After these (not so profound) musings, I settled for some pool time in the sunshine. I swam a few laps and enjoyed the long lap lane. Much more fun than turning around every 25 meters. Once my dad was out of his meeting, we all met up and piled into the car. After a quick pit-stop for a picnic dinner and some green juice for me, we headed out. Destination? The tallest mountain in the world.

To be fair, Mauna Kea makes this claim by measuring from the sea floor. When measured from its true base, this dormant volcano is 33,500 feet tall, although it only rises 13,796 feet above sea level. In comparison, Mount Everest certainly has the highest elevation at 29,035 feet above sea level.

 There are 13 climate zones in the world and 11 of them can be found in Hawaii... many of them as you wind your way up this mountain. These include tropical rainforest (which we started to see when we went up to about 1,000 feet to see the coffee plantation on Sunday), dessert, and finally permafrost at the peak of Mauna Kea.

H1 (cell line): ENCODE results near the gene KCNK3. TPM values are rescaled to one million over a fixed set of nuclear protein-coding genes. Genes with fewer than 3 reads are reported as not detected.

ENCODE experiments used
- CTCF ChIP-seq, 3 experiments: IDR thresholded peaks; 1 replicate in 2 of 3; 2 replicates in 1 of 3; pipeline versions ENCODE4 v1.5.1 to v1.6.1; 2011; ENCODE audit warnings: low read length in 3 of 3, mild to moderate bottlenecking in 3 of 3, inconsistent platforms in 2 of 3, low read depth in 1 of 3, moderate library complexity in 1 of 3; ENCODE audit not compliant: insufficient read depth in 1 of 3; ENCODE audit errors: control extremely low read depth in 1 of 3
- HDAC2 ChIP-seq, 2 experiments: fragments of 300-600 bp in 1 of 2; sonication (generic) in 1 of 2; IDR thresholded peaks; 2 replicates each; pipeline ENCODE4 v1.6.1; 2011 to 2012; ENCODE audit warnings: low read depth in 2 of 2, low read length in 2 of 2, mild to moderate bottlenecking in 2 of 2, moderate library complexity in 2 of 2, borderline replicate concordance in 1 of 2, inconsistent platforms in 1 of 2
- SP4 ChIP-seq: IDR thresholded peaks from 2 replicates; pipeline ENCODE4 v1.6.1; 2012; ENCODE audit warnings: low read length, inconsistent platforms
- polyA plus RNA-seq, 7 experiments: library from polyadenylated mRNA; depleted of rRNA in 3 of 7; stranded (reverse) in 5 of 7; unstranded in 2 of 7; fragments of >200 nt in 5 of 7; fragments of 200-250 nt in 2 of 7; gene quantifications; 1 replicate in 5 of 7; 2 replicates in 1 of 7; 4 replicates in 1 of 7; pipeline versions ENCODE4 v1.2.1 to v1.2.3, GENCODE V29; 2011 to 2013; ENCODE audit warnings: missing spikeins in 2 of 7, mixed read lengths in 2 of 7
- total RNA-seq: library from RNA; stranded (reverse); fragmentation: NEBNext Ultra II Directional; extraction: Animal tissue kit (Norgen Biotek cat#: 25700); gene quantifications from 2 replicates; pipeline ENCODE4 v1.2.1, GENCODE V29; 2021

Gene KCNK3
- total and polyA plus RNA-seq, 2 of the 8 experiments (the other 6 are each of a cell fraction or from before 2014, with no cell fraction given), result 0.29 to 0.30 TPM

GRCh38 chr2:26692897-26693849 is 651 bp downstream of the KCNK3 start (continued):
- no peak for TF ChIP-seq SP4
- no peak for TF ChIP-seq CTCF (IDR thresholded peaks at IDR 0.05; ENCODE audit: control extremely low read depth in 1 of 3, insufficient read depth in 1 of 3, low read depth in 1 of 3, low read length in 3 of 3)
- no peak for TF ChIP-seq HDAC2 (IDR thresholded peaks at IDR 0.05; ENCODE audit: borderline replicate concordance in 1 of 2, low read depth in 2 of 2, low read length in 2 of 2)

prairie-- doesn't look like 'Hawaii'

We didn't venture to the true peak-- that required a 4-wheel drive and time to acclimate. Instead, we drove to the visitor's station at 9,000 feet. We watched the outside temperature drop steadily as we drove up in elevation, and the landscapes did vary radically and quickly.

pine forest
approaching the lowest clouds
sunshine above the cloud line

cattle grazing over a mile above sea level

When we reached the visitor's center, we walked around for a minute and then quickly decided to hike up the biggest hill nearby to watch the sunset. For a few minutes, we had the hill to ourselves. And what a view!

Ross and Dad on the way up

The view from the top of the 'hill' on the mountain